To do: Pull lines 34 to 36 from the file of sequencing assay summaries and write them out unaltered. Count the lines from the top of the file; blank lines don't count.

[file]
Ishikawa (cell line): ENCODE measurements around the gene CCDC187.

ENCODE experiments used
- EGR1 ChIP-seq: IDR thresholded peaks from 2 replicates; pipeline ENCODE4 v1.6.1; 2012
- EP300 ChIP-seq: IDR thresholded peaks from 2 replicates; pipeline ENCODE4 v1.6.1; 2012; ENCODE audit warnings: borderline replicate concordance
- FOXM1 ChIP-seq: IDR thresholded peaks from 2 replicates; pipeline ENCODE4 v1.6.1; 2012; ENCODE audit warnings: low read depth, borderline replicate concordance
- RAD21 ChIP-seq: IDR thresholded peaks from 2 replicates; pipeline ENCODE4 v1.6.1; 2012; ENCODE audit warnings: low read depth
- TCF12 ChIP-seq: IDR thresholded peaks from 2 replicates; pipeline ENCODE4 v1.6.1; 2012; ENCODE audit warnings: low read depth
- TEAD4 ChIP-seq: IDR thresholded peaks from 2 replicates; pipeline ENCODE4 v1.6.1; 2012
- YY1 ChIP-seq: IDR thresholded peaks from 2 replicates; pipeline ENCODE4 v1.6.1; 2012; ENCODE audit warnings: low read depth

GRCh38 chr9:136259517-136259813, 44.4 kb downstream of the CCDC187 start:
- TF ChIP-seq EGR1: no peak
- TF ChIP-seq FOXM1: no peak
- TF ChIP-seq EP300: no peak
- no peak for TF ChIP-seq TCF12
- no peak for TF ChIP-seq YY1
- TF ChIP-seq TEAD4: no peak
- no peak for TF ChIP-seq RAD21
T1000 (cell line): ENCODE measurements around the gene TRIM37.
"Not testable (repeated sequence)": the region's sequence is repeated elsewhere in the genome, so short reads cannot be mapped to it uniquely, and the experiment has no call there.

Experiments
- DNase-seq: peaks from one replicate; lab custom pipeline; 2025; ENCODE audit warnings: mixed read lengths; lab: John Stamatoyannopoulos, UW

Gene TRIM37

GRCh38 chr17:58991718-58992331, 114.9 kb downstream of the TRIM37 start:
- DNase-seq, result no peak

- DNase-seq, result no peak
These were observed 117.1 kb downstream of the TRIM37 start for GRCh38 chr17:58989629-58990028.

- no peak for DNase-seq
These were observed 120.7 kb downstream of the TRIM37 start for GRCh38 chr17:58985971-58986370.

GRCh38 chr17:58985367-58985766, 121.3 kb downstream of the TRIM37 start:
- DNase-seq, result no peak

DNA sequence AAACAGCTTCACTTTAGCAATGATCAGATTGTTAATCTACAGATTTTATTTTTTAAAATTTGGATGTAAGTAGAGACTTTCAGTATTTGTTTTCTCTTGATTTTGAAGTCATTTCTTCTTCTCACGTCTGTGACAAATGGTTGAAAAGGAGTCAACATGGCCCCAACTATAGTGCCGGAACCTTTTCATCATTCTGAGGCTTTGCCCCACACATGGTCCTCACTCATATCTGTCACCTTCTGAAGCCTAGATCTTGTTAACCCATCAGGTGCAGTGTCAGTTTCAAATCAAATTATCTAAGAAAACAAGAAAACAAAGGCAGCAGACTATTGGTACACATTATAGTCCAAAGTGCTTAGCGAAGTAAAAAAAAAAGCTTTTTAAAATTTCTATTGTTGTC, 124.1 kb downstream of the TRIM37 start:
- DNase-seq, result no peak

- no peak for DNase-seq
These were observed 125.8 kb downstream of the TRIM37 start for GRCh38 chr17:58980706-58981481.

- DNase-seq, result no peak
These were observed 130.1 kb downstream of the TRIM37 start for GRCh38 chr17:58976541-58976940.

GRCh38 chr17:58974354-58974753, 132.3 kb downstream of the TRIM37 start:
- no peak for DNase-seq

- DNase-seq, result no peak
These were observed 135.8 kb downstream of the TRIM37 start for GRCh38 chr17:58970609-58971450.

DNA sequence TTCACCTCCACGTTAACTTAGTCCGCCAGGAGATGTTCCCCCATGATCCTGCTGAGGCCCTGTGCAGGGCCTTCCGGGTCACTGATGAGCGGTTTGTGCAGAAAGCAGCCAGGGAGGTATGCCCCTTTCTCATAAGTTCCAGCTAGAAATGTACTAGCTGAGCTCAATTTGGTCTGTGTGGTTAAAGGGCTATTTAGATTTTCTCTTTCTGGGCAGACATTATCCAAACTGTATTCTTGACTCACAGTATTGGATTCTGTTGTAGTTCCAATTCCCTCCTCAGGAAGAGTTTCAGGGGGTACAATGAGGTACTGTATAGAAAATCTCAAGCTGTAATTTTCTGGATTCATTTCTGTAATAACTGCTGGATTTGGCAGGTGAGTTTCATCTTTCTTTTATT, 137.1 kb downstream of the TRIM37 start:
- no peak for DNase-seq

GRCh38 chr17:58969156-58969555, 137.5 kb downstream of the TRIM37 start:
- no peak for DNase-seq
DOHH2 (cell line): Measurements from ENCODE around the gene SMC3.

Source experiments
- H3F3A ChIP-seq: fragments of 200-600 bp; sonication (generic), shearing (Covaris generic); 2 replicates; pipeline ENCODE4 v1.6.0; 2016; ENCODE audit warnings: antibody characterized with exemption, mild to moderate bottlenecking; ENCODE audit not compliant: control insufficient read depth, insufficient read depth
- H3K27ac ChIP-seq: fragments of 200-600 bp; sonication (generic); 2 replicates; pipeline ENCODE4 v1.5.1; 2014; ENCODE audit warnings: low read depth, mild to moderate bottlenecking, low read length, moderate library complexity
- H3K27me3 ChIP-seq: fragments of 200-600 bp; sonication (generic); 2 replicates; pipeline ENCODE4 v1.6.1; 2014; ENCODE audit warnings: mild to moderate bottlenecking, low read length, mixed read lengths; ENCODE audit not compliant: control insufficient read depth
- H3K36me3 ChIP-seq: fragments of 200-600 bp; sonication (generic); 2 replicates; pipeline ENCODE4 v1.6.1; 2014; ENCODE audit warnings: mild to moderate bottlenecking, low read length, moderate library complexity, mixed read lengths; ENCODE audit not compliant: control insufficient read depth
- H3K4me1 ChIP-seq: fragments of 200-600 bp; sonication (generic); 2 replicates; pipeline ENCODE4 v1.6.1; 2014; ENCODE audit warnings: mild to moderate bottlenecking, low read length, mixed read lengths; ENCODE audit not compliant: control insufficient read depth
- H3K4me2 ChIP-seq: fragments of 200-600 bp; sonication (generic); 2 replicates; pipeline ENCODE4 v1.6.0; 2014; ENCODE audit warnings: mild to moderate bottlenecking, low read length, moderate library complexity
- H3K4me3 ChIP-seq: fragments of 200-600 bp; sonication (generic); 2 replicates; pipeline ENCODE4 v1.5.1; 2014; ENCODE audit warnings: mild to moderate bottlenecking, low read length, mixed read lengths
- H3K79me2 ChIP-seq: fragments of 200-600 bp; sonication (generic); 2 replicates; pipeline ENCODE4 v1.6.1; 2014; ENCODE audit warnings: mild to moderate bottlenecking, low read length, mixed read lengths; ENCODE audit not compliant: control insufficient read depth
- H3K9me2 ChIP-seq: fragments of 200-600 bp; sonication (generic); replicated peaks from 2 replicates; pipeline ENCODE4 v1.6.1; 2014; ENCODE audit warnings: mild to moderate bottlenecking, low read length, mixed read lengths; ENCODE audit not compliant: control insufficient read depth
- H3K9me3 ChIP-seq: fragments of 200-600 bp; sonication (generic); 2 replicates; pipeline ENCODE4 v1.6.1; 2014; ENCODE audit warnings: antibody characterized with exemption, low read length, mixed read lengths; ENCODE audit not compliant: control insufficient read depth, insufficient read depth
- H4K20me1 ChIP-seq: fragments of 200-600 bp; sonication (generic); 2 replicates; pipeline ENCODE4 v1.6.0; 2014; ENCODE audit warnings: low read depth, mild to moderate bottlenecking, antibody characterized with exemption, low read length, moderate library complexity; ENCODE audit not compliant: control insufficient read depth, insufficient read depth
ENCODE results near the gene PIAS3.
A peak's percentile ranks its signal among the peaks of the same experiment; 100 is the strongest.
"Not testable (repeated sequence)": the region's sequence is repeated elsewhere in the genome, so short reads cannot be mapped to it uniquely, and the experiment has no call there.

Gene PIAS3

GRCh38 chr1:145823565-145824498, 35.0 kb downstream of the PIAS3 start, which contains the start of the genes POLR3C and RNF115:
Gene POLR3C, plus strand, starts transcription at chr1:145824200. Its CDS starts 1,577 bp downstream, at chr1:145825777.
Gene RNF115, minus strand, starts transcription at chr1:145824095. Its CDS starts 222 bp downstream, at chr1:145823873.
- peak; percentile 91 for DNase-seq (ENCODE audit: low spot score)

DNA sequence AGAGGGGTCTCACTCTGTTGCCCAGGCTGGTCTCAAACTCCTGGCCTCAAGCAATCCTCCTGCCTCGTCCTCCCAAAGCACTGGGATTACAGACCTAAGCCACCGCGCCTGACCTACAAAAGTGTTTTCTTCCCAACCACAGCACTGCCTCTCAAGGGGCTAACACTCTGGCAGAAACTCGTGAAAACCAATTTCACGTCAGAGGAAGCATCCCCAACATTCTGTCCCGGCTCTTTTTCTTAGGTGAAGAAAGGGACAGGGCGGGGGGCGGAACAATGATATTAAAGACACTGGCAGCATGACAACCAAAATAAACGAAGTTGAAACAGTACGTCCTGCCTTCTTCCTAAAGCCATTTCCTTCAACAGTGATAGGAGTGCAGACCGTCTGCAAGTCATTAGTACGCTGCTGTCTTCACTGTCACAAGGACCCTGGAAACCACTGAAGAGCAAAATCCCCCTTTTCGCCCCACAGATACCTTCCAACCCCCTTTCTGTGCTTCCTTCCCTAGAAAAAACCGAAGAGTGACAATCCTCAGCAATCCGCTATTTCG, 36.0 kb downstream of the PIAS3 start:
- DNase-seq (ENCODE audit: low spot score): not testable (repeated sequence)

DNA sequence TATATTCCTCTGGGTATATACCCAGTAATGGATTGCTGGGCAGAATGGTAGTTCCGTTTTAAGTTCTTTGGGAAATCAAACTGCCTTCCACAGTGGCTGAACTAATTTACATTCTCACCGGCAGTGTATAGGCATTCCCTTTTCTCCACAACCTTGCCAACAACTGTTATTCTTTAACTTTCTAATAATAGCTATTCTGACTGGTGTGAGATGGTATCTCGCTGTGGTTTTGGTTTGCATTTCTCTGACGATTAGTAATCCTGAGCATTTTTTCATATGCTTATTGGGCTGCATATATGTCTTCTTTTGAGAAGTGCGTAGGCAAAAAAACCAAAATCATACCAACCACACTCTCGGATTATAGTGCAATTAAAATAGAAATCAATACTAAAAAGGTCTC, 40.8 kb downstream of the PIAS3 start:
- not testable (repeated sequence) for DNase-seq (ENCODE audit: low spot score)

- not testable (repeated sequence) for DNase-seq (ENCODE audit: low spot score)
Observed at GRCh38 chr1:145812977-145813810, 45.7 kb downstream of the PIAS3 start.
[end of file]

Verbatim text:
These were observed 125.8 kb downstream of the TRIM37 start for GRCh38 chr17:58980706-58981481.

- DNase-seq, result no peak
These were observed 130.1 kb downstream of the TRIM37 start for GRCh38 chr17:58976541-58976940.